Written by Pinnacle Ambassador Ryan Siacci
It’s summer, and that means it’s too hot for climbing in Brisbane... but in New Zealand, tis the season for alpine wonderment! At this time of the year, folks are just getting ready to cross the ditch to tackle technical mountaineering objectives or learn the ropes on their first TMC.
But Australians are tropical fish, and if you’re a Brisbane native like myself, there’s a good chance that you’ve never winter camped. For us, winter camping means nipping out to Girraween and congratulating ourselves on hardcore status while we stoically brush a thin layer of morning frost from the tent. But true winter camping means making yourself comfortable among the snow and ice, and it demands an entirely new skillset.
True, summer mountaineering in New Zealand is no Siberian winter, but it’s plenty cold enough if you don’t have the knowhow or the right equipment. I’ve spent plenty of time in cold environments, including the Northern Patagonian Ice Cap and Alaska, and comfortable living was a steep learning curve for me. Here are some those tips and tricks which hopefully can lessen the steepness of that learning curve for those who aren’t yet initiated in the wonderful world of winter camping.
One of the great things about mountaineering and backcountry skiing is that the calorific and nutritional demands on the body are so high that you can eat whatever you damn well please and still maintain your svelte figure. Energy outputs for mountaineering will almost certainly exceed anything you can put into your mouth, so go ahead and eat portions which even Americans would consider excessive.
That said, you should still pay attention to the macro nutritional profile of your rations. A 60:30:10 ratio of Carbs:Proteins:Fats is often recommended, but this is only a rough guide and sometimes must be modified for different environments, altitudes and budgets. The ratio is never an exact science, but it’s a decent rudimentary framework for meal planning.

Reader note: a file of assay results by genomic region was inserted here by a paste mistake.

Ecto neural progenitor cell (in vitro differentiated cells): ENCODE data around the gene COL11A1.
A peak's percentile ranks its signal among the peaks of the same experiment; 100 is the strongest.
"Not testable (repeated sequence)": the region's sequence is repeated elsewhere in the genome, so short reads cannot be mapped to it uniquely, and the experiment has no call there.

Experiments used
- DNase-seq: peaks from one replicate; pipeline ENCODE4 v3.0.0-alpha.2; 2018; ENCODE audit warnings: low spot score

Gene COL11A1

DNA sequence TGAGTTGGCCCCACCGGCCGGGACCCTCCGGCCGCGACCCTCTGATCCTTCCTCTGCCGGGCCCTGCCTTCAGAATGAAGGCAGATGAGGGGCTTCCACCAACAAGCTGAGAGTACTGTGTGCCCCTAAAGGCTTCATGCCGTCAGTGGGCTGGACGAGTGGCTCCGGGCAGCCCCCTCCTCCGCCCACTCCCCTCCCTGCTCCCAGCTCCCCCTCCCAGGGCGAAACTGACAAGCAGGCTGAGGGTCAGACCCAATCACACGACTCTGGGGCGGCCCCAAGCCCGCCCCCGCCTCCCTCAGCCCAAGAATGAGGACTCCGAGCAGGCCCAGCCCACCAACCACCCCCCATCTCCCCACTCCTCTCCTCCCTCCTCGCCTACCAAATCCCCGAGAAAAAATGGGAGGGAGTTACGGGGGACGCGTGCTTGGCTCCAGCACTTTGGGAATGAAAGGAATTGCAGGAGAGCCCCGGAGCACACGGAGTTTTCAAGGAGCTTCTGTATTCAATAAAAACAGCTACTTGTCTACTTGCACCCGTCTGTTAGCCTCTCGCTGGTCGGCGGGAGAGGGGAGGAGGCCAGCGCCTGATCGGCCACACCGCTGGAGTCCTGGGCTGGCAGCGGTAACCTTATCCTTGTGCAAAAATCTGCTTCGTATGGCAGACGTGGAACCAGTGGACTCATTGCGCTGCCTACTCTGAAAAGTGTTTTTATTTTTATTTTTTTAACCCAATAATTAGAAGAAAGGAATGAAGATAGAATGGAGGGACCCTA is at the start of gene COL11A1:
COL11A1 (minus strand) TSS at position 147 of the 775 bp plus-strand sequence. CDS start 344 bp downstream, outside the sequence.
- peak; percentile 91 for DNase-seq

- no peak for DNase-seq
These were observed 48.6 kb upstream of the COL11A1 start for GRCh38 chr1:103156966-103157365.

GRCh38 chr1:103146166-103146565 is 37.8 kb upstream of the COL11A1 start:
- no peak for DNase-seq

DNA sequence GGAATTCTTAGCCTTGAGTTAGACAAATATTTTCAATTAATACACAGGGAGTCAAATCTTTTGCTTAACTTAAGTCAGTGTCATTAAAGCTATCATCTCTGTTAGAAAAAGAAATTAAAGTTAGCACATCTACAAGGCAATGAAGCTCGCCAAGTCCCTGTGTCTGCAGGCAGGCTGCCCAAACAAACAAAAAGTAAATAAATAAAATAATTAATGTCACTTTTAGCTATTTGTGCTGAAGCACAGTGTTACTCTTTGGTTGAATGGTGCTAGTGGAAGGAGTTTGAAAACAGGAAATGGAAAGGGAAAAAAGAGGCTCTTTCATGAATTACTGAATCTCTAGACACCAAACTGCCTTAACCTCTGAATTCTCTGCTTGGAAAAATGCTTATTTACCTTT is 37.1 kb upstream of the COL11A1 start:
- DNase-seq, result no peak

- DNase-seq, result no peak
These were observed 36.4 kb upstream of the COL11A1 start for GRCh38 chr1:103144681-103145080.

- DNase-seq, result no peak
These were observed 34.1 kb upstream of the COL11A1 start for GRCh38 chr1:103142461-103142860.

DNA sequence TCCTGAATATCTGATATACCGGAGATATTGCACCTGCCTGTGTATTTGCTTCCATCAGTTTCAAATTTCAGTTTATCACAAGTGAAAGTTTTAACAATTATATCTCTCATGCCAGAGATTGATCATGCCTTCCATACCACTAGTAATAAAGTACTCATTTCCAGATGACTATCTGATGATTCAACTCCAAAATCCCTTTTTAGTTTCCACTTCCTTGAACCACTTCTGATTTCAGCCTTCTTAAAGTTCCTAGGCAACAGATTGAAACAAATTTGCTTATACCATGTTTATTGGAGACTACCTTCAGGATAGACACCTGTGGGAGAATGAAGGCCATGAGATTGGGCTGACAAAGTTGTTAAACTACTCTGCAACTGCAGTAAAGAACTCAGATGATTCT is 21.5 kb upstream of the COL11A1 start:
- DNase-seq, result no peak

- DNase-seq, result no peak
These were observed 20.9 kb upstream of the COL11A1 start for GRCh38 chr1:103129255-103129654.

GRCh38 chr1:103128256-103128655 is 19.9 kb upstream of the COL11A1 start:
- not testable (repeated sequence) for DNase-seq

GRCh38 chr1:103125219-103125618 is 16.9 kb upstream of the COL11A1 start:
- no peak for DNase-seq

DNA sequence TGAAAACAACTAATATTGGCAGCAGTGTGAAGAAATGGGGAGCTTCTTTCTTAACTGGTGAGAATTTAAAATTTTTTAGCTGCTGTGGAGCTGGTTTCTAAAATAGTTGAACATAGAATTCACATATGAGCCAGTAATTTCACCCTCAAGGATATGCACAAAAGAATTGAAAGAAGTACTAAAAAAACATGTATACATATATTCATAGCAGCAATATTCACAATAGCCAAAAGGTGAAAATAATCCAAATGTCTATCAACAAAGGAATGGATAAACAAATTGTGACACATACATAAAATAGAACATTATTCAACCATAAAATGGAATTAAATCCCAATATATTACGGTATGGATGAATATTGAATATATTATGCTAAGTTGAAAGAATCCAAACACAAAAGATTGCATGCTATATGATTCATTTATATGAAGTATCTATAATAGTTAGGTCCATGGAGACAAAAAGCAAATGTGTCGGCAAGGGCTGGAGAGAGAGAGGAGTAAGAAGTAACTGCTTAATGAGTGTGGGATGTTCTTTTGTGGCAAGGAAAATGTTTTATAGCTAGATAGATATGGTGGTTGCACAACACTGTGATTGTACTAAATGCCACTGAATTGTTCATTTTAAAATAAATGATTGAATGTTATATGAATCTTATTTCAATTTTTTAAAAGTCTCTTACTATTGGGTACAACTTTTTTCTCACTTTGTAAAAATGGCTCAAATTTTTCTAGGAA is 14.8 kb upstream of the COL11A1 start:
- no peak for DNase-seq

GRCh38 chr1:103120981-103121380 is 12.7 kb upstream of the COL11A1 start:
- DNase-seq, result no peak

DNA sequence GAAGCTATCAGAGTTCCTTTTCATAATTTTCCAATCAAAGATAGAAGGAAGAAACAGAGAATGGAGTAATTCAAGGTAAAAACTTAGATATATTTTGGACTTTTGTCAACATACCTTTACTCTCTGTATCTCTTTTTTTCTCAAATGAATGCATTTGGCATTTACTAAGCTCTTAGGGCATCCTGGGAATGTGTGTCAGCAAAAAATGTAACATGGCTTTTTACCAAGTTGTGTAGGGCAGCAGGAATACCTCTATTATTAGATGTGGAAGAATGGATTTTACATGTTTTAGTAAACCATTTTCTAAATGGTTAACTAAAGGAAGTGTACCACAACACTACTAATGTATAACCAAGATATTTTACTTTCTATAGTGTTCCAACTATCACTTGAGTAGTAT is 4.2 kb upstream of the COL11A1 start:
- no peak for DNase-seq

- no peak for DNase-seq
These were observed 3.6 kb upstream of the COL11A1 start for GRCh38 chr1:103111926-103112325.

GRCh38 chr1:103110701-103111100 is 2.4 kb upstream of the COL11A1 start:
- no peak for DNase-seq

The metabolism is often likened to a fire, and each of the macro nutrients a type of fuel – carbs are kindling, proteins are sticks, fats are logs. You don’t start a fire by lighting a log with matches, so don’t try to eat a stick of butter for dinner. Conversely, a flame will flicker and die if the kindling isn’t eventually bolstered by bigger sticks, so don’t try to eat a bowl of plain rice either.
Rather, you need to try to balance each meal so that the fire burns merrily along. A meal that lacks key nutrients will make for a chilly night, no matter how good your sleeping bag is. Some folks with uber fast metabolisms even like to take a Snickers Bar to bed for a midnight boost – not recommended if you’re in bear country, however! But the lesson here is if you’re getting cold in the middle of the night, proper nutrition (and in all likelihood, more fat) is often the answer.
Along with nutrition, adequate hydration is one of the keystones of good winter travel. A hydrated body perfuses the capillaries more efficiently, and for this reason, hydration is an essential line of defence against frostbite. Not only that, being well hydrated will make you feel warmer in general and contribute greatly to your mental well-being. Add these to all the usual reasons for drinking water (for example, not dying) and you can see why hydration is just as important in cold environments as it is in hot ones.
And yet, becoming dehydrated is one of the most common mistakes that people make in a winter camping scenario. There are two main reasons for this – the first is that melting snow for water is a slow and tedious chore, and the second is the cold often lessens the thirst mechanism while the dry mountain air draws the moisture right out of your lungs.
The solution for the first problem is easy – suck it up. Melting snow is part of life in the mountains. Have the discipline to make it happen, each and every night, even halfway through the day if need be. Take turns with your partner/s to spread the hurt.
There are a couple of ways to combat the second problem. One is to set a timer on your watch and commit to drinking every 30 minutes or so. Another is to add drink powder (e.g Gatorade or similar) to your water to make it more palatable than plain, cold water. This trick also seems to lower the freezing point of the water somehow… don’t ask me how, I’m not a scientist. Another idea is to cover your bottle in a neoprene coozy or put it in your jacket, which might stop it becoming a flavourless slushy or an unmeltable block of ice.
The Almighty Pee Bottle
Some folks are a little bit squeamish when it comes to the idea of the Pee Bottle, which is utterly laughable – if you can’t handle the idea of urinating into a bottle, you’re definitely too precious for mountaineering. On the other hand, some folks are a little bit too comfortable with the idea, like an unnamed accomplice of mine who not only took to using the aforementioned device at home, but subsequently purchased a larger model so that he might triple his efficiency. I would hazard a guess and say that the optimum scenario is somewhere in between these two outliers.